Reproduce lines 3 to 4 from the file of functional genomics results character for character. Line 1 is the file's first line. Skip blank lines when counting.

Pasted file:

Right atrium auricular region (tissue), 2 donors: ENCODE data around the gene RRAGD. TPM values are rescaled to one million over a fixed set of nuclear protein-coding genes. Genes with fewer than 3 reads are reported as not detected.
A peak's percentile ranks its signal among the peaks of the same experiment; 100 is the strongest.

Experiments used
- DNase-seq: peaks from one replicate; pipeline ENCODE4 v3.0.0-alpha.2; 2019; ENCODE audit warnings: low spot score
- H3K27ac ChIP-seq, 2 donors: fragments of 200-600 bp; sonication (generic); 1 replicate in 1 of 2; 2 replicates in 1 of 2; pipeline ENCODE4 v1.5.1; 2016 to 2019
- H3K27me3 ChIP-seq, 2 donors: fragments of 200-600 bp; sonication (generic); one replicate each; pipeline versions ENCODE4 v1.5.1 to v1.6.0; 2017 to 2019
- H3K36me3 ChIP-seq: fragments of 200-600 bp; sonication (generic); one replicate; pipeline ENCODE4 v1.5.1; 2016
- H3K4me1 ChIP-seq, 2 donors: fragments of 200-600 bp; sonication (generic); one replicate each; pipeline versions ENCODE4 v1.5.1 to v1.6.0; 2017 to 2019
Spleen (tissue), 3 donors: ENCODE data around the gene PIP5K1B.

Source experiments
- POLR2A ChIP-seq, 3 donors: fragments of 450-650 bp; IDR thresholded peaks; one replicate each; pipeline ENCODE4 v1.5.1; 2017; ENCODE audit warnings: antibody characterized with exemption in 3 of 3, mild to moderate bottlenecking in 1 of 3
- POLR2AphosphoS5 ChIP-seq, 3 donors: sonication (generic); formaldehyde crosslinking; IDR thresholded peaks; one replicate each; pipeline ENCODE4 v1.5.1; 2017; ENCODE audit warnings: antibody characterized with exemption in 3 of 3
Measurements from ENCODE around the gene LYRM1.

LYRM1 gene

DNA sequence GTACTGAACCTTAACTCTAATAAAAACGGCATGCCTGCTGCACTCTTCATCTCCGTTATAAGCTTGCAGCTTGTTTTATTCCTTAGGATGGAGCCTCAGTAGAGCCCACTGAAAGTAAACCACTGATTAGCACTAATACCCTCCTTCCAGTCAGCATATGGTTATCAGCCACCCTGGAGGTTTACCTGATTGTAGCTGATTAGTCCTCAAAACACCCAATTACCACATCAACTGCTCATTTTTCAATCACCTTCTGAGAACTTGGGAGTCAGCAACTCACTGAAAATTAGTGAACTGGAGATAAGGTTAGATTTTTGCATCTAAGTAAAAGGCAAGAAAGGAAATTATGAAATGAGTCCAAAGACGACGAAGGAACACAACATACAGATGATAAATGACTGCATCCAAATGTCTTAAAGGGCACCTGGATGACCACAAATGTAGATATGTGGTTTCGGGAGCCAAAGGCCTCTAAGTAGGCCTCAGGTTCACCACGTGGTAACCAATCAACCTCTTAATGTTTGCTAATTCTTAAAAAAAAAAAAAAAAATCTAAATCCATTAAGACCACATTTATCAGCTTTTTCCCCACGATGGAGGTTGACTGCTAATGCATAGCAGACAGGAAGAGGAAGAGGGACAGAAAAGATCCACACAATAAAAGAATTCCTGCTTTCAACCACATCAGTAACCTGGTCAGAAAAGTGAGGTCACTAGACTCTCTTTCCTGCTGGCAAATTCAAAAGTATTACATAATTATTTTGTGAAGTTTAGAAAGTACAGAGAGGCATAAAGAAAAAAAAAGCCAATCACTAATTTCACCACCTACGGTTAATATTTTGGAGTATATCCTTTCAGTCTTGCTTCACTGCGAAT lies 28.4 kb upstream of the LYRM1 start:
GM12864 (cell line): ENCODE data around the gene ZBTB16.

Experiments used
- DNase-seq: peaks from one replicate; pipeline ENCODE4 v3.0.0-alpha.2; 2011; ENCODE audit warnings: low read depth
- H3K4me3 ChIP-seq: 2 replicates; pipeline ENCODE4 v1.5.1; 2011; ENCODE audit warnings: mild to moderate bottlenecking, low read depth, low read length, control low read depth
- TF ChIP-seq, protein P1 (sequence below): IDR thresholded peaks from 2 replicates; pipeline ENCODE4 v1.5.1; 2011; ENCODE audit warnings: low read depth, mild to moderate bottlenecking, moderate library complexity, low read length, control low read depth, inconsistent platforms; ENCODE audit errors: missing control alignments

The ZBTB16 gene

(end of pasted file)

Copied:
Experiments used
- DNase-seq: peaks from one replicate; pipeline ENCODE4 v3.0.0-alpha.2; 2019; ENCODE audit warnings: low spot score